It seems like a good idea. One other issue may be that I’m not sure all of the Android FS is reachable with media transfer protocol, but some might matter less. It would be good to see what you can have.
I would start by asking what exactly is “the storage”? I am copying files from my phone every day, before I manually launch backups on my Linux machine. But the “copying files” is a rather delicate operation. I had to write a script to handle the various cases.
My script only makes a copy if something relevant has changed on the phone. From some apps, I want individual files with a specific extension. On computer side, my script adds a timestamp (based on the file’s own age) to the old version, and removes older files with a timestamp before copying a new file from the phone. From some apps, I do not want individual files, but a zip file that contains a whole directory (like, pictures I’ve taken by my phone). This zip file I create on-the-fly, using phone as the source and a zip file on computer as the target. For some files, I also add a password in the same go. For some apps, I need the latest backup file that the app itself creates. For some apps, I need to add a timestamp to the backup file because the app doesn’t add one. And so on.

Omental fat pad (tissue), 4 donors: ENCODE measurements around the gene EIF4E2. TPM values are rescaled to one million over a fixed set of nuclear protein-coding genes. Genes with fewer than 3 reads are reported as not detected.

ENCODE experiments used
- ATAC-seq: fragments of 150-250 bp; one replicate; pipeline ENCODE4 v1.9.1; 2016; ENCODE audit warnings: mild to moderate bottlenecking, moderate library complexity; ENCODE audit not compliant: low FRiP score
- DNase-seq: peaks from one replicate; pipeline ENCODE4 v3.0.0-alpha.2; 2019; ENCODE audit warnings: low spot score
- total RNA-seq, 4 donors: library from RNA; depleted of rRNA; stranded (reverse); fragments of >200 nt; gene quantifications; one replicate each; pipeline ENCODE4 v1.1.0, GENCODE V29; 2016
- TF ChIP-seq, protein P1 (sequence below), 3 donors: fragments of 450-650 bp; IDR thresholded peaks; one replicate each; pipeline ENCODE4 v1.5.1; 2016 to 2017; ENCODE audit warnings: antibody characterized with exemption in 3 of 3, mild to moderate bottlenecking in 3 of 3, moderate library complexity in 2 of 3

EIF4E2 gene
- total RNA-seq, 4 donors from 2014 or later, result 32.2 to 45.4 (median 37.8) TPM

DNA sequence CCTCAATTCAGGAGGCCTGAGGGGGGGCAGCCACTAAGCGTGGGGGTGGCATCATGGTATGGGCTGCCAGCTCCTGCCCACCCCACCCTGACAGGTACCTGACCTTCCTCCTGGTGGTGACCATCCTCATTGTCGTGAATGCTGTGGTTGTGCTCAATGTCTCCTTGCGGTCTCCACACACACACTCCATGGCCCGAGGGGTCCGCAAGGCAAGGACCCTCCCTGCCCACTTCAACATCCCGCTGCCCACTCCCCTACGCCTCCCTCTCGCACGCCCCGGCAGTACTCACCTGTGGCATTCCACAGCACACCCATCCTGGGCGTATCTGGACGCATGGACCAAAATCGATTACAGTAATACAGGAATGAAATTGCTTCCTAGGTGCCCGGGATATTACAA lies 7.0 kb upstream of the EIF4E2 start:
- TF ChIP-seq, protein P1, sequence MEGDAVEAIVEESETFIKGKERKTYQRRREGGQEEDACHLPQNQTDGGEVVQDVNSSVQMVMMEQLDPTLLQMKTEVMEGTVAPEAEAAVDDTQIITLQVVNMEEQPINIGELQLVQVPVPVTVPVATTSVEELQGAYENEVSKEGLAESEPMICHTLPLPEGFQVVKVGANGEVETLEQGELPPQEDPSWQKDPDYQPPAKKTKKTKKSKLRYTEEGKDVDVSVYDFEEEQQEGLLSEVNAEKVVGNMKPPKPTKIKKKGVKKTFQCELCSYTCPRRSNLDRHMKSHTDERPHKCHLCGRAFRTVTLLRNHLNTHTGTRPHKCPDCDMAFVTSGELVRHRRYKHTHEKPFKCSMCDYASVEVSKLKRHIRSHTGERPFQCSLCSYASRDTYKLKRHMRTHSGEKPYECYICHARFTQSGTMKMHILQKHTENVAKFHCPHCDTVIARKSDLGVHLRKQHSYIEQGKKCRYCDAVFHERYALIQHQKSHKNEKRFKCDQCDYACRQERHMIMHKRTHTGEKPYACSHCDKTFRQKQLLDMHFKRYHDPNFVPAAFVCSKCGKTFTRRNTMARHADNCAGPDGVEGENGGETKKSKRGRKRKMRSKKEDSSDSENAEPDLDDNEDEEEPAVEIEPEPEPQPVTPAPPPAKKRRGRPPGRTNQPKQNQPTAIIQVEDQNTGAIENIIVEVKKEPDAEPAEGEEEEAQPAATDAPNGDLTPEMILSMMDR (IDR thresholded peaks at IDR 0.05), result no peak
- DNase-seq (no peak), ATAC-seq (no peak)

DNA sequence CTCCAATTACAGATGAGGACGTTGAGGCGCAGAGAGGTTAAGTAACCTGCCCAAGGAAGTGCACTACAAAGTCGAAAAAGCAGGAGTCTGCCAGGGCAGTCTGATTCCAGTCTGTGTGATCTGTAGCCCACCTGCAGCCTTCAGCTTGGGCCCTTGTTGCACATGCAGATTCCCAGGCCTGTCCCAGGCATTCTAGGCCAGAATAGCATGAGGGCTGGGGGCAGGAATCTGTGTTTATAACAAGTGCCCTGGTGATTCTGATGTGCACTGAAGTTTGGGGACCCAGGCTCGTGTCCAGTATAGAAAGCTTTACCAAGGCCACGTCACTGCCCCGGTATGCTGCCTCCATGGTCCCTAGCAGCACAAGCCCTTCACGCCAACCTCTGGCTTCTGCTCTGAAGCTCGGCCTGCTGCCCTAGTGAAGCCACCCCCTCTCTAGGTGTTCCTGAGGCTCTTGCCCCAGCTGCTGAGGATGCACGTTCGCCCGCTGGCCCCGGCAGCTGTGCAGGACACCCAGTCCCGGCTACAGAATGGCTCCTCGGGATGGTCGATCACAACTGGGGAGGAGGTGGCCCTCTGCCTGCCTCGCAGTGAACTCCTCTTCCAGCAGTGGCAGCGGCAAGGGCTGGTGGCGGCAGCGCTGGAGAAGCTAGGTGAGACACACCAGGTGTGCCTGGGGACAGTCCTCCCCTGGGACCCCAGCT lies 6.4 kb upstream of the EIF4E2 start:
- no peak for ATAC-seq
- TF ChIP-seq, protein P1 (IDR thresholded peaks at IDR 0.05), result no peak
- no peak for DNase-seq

Do you want to harvest everything you can grab? What is everything?
@ts678 I’ll try Syncthing the next days. I’m already using it for syncing a single folder with just e few files.
And no, though I couldn’t see any difference of folder structure between Windows Explorer and MiXplorer (Android), without root access one cannot see the whole file system (in Windows or even in Android).
@AimoE “the storage” is the complete (without root) accessible storage of my Android phone. Other than as UMS with MTP it’s not accessible in CMD or Powershell (or Duplicati). So I cannot use any scripts (and it’s not my profession to script, too ), though it sounds interesting.
I also cannot zip anything on-the-fly, because 7zip cannot see the phone storage via MTP.
Is it possible that you have an older phone which supports USB Mass Storage instead of only MTP?
Yes, I think it’s the easiest (but messiest) way for me.
IDK, but it seems. The Samsung Galaxy S6 Edge with Android 5 to 7 had no USB Mass Storage mode e.g. I doubt, you’ll find an actual smartphone that has.
Of course MTP has some advantages, but there are disadvantages, too, like no longer drive letters or UNC paths on the via USB connected PC.
No, and I won’t try an app, that maybe quit working with the next android update.
But I tried the SFTP (=SSH FTP) server included in MiXplorer. Bad I had issues with empty appearing folders in Windows explorer, that I didn’t like to solve that time.
For now I’m trying syncthing since yesterday. It’s a bit slow but seems stable. And it’ll sync only changed/new files. And (not that I need that, because Duplicati will do that) it can make versions while syncing changed files.